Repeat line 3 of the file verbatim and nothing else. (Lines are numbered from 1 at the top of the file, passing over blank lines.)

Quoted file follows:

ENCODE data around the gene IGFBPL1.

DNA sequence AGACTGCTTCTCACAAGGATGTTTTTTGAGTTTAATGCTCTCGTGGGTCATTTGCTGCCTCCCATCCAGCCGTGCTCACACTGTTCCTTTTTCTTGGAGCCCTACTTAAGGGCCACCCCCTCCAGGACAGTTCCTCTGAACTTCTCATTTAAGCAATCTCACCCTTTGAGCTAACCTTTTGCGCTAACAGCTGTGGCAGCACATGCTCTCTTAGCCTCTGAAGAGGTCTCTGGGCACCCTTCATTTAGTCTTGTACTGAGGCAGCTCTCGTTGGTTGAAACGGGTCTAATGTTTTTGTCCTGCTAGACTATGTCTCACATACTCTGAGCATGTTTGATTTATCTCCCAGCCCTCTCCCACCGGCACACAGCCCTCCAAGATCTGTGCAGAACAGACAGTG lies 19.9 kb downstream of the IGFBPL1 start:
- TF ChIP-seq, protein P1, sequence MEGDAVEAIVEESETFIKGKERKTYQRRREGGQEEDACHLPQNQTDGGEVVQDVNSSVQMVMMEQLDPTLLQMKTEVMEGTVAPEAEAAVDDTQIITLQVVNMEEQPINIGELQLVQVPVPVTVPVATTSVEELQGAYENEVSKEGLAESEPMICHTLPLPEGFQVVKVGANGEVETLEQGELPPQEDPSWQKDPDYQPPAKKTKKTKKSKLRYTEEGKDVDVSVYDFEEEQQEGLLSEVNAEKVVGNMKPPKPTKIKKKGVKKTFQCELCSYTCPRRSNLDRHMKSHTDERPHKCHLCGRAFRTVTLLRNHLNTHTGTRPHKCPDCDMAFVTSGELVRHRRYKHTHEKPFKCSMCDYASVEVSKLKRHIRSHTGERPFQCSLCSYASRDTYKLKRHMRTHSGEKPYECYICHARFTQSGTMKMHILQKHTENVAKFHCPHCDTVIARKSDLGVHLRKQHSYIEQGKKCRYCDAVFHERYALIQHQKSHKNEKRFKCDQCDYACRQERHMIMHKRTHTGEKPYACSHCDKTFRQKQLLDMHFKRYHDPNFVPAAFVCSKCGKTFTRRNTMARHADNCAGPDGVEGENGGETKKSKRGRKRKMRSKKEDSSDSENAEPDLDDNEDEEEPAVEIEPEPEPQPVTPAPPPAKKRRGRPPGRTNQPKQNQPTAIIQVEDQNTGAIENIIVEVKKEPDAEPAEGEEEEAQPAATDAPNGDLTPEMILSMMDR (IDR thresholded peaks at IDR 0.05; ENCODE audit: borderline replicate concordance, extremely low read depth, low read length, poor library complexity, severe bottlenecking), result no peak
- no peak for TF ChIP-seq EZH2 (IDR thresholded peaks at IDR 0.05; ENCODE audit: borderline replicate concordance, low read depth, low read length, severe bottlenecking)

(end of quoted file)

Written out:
- TF ChIP-seq, protein P1, sequence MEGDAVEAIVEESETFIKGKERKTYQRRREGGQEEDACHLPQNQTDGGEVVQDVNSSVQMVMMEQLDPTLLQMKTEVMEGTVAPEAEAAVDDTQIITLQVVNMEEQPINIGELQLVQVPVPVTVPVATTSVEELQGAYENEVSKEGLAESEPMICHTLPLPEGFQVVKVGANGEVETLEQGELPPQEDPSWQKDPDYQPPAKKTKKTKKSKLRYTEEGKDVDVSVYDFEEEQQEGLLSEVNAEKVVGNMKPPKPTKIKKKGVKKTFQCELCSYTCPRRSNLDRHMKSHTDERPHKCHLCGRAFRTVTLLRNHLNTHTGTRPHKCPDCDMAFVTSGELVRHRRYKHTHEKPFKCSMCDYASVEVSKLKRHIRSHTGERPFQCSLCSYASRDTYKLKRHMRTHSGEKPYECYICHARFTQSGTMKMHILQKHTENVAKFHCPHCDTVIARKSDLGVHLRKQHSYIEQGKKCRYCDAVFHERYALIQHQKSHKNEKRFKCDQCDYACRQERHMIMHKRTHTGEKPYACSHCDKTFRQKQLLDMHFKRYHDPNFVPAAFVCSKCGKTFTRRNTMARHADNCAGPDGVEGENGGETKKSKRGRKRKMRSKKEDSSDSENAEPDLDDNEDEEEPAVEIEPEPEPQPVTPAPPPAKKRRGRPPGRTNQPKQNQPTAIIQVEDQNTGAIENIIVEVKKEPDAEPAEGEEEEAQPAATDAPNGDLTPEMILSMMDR (IDR thresholded peaks at IDR 0.05; ENCODE audit: borderline replicate concordance, extremely low read depth, low read length, poor library complexity, severe bottlenecking), result no peak